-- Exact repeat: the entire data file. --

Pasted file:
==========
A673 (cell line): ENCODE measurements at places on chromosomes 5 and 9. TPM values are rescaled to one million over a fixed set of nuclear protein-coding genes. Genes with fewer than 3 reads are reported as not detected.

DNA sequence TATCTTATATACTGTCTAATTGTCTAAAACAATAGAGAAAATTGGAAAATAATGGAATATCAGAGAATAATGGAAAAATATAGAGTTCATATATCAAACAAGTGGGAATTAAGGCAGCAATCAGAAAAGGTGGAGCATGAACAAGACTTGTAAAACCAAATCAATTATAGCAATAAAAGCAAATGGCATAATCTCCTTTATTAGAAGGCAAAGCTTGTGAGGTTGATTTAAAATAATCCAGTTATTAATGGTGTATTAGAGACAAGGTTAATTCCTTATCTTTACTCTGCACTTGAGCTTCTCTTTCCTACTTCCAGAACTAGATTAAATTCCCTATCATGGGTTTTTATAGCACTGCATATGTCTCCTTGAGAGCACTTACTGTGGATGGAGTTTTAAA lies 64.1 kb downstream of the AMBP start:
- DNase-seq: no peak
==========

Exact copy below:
A673 (cell line): ENCODE measurements at places on chromosomes 5 and 9. TPM values are rescaled to one million over a fixed set of nuclear protein-coding genes. Genes with fewer than 3 reads are reported as not detected.

DNA sequence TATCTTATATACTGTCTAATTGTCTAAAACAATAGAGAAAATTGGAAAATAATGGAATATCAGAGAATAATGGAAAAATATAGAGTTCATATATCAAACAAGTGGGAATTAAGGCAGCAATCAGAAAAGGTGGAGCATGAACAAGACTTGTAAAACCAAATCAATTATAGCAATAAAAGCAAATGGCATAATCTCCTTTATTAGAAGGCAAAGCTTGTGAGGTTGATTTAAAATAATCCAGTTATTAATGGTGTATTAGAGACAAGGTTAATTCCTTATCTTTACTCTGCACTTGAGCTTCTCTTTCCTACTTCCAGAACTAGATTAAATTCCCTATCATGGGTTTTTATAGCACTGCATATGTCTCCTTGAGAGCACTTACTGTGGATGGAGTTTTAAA lies 64.1 kb downstream of the AMBP start:
- DNase-seq: no peak